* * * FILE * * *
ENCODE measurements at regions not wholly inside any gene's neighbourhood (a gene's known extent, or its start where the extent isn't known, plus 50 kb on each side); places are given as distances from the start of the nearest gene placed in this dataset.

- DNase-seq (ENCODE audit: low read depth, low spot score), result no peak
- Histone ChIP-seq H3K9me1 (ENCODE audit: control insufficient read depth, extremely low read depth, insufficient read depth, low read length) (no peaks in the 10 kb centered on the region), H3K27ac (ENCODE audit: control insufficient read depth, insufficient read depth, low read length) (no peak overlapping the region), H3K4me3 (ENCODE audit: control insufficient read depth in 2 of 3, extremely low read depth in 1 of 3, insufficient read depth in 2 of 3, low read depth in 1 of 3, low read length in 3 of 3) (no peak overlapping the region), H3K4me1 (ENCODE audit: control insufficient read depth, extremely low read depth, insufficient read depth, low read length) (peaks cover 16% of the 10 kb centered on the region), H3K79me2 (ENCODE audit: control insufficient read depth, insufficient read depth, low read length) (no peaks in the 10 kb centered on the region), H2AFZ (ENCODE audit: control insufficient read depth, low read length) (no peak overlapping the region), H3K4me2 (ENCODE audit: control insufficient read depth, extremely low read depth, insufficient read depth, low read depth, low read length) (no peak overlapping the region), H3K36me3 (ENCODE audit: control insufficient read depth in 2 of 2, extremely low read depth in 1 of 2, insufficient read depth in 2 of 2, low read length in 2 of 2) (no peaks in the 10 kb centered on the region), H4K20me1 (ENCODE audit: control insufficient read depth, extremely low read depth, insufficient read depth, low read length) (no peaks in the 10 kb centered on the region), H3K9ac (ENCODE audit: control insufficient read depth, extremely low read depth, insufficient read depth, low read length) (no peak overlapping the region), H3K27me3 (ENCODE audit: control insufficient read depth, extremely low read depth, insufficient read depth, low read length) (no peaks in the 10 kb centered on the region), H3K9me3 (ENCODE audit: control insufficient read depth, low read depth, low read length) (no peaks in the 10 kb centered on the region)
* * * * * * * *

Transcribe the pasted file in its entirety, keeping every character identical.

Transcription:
ENCODE measurements at regions not wholly inside any gene's neighbourhood (a gene's known extent, or its start where the extent isn't known, plus 50 kb on each side); places are given as distances from the start of the nearest gene placed in this dataset.

- DNase-seq (ENCODE audit: low read depth, low spot score), result no peak
- Histone ChIP-seq H3K9me1 (ENCODE audit: control insufficient read depth, extremely low read depth, insufficient read depth, low read length) (no peaks in the 10 kb centered on the region), H3K27ac (ENCODE audit: control insufficient read depth, insufficient read depth, low read length) (no peak overlapping the region), H3K4me3 (ENCODE audit: control insufficient read depth in 2 of 3, extremely low read depth in 1 of 3, insufficient read depth in 2 of 3, low read depth in 1 of 3, low read length in 3 of 3) (no peak overlapping the region), H3K4me1 (ENCODE audit: control insufficient read depth, extremely low read depth, insufficient read depth, low read length) (peaks cover 16% of the 10 kb centered on the region), H3K79me2 (ENCODE audit: control insufficient read depth, insufficient read depth, low read length) (no peaks in the 10 kb centered on the region), H2AFZ (ENCODE audit: control insufficient read depth, low read length) (no peak overlapping the region), H3K4me2 (ENCODE audit: control insufficient read depth, extremely low read depth, insufficient read depth, low read depth, low read length) (no peak overlapping the region), H3K36me3 (ENCODE audit: control insufficient read depth in 2 of 2, extremely low read depth in 1 of 2, insufficient read depth in 2 of 2, low read length in 2 of 2) (no peaks in the 10 kb centered on the region), H4K20me1 (ENCODE audit: control insufficient read depth, extremely low read depth, insufficient read depth, low read length) (no peaks in the 10 kb centered on the region), H3K9ac (ENCODE audit: control insufficient read depth, extremely low read depth, insufficient read depth, low read length) (no peak overlapping the region), H3K27me3 (ENCODE audit: control insufficient read depth, extremely low read depth, insufficient read depth, low read length) (no peaks in the 10 kb centered on the region), H3K9me3 (ENCODE audit: control insufficient read depth, low read depth, low read length) (no peaks in the 10 kb centered on the region)